It’s still early in Jesus’ ministry in the portion of scripture we heard today. He’s called Andrew, Simon, and Zebedee’s boys from their fishing boats to follow him, and they did. Now on the Sabbath, they’ve all attended the local synagogue for worship and reflection on scripture. It was there during the service that a man taken by an evil spirit came in and Jesus healed him, much to the amazement of the people gathered. Mark writes that immediately his fame began to spread. People started talking, and Jesus went viral, or as viral as you could go back in first century Palestine.
Our story this morning picks up just following that service. Jesus, James, and John go with Andrew and Peter to their home. When they arrive, it seems that Peter’s mother-in-law—the matriarch in that household—is down with a fever. Recognizing she would have been tremendously honored to have this new rabbi come to her home, this had to be quite some fever to take her away from her domain in the kitchen and dining area. As it’s the Sabbath, the meal would have been largely prepared the day before, the loaves of challah bread baked, and the fish and fresh vegetables prepared. She would have wanted to make her guest feel welcome, and then enjoy sitting at the table with him and the others as they shared a meal to end the Sabbath.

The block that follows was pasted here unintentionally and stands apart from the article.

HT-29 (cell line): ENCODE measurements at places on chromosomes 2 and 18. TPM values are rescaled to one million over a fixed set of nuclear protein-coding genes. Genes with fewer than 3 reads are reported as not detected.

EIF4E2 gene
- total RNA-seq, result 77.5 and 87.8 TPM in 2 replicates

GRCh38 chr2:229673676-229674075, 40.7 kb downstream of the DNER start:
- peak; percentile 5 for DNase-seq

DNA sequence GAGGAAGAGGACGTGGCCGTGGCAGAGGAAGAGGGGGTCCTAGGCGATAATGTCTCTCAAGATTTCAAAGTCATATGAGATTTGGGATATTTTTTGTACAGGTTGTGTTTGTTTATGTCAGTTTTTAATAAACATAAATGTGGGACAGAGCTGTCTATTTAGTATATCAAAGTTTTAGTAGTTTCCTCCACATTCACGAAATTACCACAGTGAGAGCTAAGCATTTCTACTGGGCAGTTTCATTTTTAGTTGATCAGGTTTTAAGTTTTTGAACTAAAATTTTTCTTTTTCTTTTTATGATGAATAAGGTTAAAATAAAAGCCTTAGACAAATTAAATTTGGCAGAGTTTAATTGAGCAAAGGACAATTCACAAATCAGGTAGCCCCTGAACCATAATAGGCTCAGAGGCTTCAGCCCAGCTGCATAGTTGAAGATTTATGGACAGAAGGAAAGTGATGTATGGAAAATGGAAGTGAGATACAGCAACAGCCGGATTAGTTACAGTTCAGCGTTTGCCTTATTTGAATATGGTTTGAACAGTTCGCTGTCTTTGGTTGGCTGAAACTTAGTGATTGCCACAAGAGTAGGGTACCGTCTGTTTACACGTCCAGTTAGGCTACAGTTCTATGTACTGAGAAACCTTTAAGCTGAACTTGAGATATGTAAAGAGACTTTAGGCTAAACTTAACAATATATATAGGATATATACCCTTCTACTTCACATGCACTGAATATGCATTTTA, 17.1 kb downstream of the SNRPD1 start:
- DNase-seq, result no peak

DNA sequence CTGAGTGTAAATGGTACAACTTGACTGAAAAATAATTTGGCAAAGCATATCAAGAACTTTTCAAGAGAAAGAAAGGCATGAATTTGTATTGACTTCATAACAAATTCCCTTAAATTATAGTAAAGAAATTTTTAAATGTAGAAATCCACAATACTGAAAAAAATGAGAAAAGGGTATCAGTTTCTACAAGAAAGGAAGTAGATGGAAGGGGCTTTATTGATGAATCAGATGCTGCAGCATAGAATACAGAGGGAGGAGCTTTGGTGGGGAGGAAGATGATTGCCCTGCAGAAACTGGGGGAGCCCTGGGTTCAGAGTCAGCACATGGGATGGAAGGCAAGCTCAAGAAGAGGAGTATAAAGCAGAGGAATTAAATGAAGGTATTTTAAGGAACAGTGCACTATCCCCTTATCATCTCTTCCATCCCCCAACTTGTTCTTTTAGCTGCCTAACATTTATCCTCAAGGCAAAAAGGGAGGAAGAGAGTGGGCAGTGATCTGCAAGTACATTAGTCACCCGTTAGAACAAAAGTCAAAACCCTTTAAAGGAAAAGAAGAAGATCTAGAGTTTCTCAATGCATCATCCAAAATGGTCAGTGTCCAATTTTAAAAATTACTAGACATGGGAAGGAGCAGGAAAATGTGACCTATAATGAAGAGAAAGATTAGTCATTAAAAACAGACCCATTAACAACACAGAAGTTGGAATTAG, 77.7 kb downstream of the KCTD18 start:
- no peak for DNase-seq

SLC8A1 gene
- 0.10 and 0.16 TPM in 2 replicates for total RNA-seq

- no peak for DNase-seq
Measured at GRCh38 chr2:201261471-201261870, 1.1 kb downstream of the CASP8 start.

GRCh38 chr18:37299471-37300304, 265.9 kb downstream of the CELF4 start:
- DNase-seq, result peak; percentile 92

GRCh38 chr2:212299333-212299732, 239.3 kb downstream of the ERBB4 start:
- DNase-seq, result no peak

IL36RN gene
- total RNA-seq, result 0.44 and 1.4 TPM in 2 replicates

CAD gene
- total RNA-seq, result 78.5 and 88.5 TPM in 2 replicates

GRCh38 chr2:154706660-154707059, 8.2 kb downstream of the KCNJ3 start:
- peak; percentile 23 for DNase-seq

But she’s sick in bed. A fever has spiked, and she’s down for the count. And, I suspect, horrified by all this. In our day, if they one preparing a meal becomes ill, we send texts calling the whole thing off. We feel badly, of course, but we expect others would understand. Since iPhones weren’t around back then, there was no way for her to let them know that she didn’t feel up to it. So as soon as they all arrive there after the service, someone tells Jesus about her. At once he goes in to her, holds her hand and gently lifts her up. The fever leaves her immediately, and she’s once more herself, and she goes on to serve them.